Wacom Bamboo Paper app and Stylus tested with your pictures

We grabbed an iPad, Wacom Bamboo Paper app and the Wacom Bamboo Stylus and got our art on, drawing your requests.

Richard Trenholm
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Can you tell what it is yet? Wacom Bamboo Paper is a new drawing app for the iPad, and we decided to channel Rolf Harris to test it with requests from our Facebook fans. We grabbed an iPad and the Wacom Bamboo Stylus, a pen that draws on the iPad's screen, and got art like Tony Hart.

The Bamboo Stylus feels like a normal pen, but with a squidgy end. It mimics the effect of a finger, so it feels like drawing with a big thick marker pen. We weren't expecting much precision. It's no draughtsman's tool, but the stylus surprised us with how precise it could be -- and how much fun. We found that once we relaxed into the loose style required, and got our eye in, drawing with the Bamboo stylus could be an absolute blast.

The only problem with the stylus is that if the rest of your hand touches the iPad, it can leave unwanted lines. But again, taking a more relaxed approach made us smile at the inadvertent marks -- the digital equivalent of smudging your paper. And these marks can be eradicated with a quick swish of finger or stylus -- marvelous.

The iPad screen isn't pressure-sensitive, so the Bamboo stylus isn't as sensitive as the stylii that come with Wacom's pressure-sensing tablets, which know how hard you're pressing and vary line thickness accordingly. But the app does mark thinner lines when you draw faster, giving a small but pleasing variation to line weight.

To give the app and pen a thorough test, we threw this review open to our Facebook fans and invited requests for drawings. Crave's scribbler-in-residence donned his beret and stayed up all night cranking out the best of your requests, and the results are above. But is it art?

The app takes the form of a virtual notebook, in which each new picture appears as an extra page. You can email or print individual pictures, or share the entire book as a PDF.

One neat touch is that you can choose from plain, lined or squared paper, for that old-school exercise book feel or to keep your scribbles straight. Unfortunately though, the app appears in portrait mode. It's a blank page, so you can turn the iPad any which way and scribble whichever way you like, but the icons remain stubbornly sideways. That takes away from the slick feel Wacom is aiming for.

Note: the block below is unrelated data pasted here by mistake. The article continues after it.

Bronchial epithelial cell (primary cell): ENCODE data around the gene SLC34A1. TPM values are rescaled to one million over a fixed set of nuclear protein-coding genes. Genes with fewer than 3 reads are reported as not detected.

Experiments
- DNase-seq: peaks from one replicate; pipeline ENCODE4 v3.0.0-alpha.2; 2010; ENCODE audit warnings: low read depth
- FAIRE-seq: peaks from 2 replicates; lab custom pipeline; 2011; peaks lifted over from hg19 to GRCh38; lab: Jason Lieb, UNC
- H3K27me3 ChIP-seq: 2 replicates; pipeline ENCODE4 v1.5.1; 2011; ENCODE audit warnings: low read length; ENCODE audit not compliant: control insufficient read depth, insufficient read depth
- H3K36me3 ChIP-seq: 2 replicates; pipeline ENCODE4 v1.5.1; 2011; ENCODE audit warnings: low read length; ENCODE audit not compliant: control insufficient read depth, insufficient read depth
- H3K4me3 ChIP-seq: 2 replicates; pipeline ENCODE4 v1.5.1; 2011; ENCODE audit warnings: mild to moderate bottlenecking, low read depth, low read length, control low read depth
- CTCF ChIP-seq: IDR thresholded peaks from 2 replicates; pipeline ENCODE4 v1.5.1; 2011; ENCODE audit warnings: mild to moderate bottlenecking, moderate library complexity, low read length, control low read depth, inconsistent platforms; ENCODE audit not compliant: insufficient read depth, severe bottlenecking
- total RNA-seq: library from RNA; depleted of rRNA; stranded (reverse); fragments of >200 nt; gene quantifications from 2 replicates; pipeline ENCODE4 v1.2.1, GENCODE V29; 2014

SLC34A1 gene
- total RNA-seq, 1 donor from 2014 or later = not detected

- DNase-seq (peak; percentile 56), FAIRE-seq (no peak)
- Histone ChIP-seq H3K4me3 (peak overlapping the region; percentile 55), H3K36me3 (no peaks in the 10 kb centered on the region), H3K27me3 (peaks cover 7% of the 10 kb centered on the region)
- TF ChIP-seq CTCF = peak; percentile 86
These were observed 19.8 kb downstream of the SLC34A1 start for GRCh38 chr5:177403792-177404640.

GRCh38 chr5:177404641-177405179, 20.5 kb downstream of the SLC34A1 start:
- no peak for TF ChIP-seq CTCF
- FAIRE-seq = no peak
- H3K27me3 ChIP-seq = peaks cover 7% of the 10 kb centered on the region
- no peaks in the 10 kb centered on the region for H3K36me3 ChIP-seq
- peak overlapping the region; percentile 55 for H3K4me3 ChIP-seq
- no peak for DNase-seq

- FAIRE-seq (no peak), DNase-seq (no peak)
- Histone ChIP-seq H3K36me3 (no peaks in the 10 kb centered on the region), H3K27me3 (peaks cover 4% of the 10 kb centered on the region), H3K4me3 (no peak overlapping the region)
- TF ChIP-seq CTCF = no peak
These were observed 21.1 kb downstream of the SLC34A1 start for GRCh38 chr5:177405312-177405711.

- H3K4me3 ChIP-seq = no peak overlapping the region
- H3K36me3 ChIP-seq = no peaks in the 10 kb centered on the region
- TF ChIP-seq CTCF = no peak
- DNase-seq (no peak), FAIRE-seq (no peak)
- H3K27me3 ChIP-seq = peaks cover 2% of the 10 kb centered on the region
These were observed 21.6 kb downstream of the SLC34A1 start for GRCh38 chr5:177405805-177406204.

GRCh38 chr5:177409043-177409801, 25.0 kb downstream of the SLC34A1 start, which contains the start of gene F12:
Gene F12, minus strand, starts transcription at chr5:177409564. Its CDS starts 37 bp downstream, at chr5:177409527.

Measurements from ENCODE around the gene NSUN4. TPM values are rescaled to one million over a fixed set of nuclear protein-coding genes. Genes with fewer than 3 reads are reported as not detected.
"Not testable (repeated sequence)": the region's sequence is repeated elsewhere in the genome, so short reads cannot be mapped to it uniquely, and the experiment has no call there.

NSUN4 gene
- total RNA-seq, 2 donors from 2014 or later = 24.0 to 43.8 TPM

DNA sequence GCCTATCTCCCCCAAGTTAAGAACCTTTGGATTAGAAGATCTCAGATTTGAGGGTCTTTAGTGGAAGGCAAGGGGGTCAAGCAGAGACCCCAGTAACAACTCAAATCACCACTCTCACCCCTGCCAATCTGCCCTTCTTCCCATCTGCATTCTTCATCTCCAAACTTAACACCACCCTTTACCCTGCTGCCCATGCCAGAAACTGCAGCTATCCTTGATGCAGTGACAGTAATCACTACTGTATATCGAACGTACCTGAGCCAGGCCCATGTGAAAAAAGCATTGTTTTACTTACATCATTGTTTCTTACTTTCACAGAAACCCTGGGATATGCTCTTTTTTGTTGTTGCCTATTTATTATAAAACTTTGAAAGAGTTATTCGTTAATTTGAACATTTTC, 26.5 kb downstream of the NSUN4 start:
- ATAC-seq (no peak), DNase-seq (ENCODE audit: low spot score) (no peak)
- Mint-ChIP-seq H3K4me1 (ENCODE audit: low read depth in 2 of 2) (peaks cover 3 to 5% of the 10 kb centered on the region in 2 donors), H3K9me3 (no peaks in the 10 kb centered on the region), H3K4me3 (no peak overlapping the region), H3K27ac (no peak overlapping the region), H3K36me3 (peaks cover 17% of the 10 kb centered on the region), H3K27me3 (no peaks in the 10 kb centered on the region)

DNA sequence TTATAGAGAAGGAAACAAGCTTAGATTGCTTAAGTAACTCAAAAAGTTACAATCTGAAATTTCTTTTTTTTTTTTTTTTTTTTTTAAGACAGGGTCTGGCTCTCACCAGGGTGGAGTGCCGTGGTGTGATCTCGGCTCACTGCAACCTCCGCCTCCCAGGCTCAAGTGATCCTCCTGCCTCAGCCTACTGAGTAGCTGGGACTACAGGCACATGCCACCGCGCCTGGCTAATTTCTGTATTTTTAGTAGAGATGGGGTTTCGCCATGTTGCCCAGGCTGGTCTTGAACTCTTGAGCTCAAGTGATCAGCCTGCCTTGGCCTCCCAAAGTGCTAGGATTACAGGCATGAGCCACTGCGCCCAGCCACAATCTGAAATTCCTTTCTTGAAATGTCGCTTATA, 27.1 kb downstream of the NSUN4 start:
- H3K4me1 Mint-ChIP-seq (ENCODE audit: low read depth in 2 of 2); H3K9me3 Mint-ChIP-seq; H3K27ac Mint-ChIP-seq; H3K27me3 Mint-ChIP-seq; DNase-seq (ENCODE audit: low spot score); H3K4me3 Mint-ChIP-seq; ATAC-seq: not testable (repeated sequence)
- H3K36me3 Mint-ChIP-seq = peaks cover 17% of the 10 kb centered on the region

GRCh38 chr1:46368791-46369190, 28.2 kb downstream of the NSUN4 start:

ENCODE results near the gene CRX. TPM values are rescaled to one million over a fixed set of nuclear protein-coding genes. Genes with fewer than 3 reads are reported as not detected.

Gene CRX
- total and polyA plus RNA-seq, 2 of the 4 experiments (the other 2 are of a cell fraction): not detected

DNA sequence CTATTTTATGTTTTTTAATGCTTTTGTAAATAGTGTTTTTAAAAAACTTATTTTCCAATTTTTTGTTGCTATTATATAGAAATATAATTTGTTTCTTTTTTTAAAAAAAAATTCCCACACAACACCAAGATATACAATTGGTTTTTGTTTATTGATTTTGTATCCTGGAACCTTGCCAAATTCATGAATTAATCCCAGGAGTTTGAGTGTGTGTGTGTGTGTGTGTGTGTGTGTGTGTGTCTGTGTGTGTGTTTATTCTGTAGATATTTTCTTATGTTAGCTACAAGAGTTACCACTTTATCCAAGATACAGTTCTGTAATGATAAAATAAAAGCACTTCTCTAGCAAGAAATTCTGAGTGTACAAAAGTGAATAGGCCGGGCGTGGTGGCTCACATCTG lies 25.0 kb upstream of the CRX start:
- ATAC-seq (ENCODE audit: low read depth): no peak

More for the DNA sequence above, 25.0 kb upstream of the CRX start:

The icons let you choose from a pen or eraser, undo and redo strokes, or clear the whole page. You can use your fingers to pinch to zoom in and out, or use two fingers to pan around the picture.

The main problem with the app is the lack of drawing options. There are only three thicknesses to choose from, and the only colours are green, black, burgundy and three shades of blue. No bright red, yellow, no flesh tones, and if you want white, you have to use the eraser. Sadly there's only one size of eraser: chunky. For drawing options, it's not a patch on the selection of colours and pen sizes in rival app Adobe Ideas, but that costs £2.50 and Bamboo Paper is free. Fingers crossed for more colours in future updates.

We love the old-school notebook feel of the Wacom Bamboo Paper app, and drawing with the Bamboo Stylus is great fun. Click through the pictures to see our efforts, and click 'like' on our Facebook page to join in the fun. Just don't expect this every week.

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This is CNET UK editor Jason's contribution. Don't worry Jason, even Picasso had to start somewhere.
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A cheeky request for the Samsung Galaxy Tab from Ian Lorenc.
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Muse singer Matt Bellamy, for Holly Brockwell.
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The CNET logo, for Dan Lesser.
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For best results, we drew colours in blocks.
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Here we see the image evolving. Can you guess what it is yet?
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Yes, it's a grizzly bear riding a shark through an explosion. You're welcome, Andrew Peter Lanxon Fisher Hoyle.
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Hector the amorous robot gets to grips with Farrah Fawcett in Saturn 3, a favourite of Ian Rendall.
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A dinosaur for Kate Matlock. Clever girl...
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And a spaceship attacking that dinosaur, for Ro Atkinson. Pew pew!
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What's that? Why, it's a cat on a banana boat, of course. Thanks, Jamie Fairley.
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MegaTimer, despotic ruler of the CNET UK podcast, decides to crush puny humanity beneath its mighty fists. If it had fists. The end of all life on Earth was requested by Matt Greenfield.
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A chicken in a tuxedo, for Rich Kerr. Finger-lickin' good.
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Brian Blessed. We couldn't draw him covered in marmalade, as Matt Greenfield originally requested, because the app doesn't have orange.
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An anthropomorphic badger, wearing a 'Kiss the Cook' apron, acting as a short-order griddle chef in a 1950s-style American diner, requests Marc Crane. No sooner said than done, sir.
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The legendary CNET UK Party Bus! All aboard, says Chris Cunningham.
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Finally, a portrait of the artist as a hungover man: Rich's self-portrait, as requested by David Stansby.

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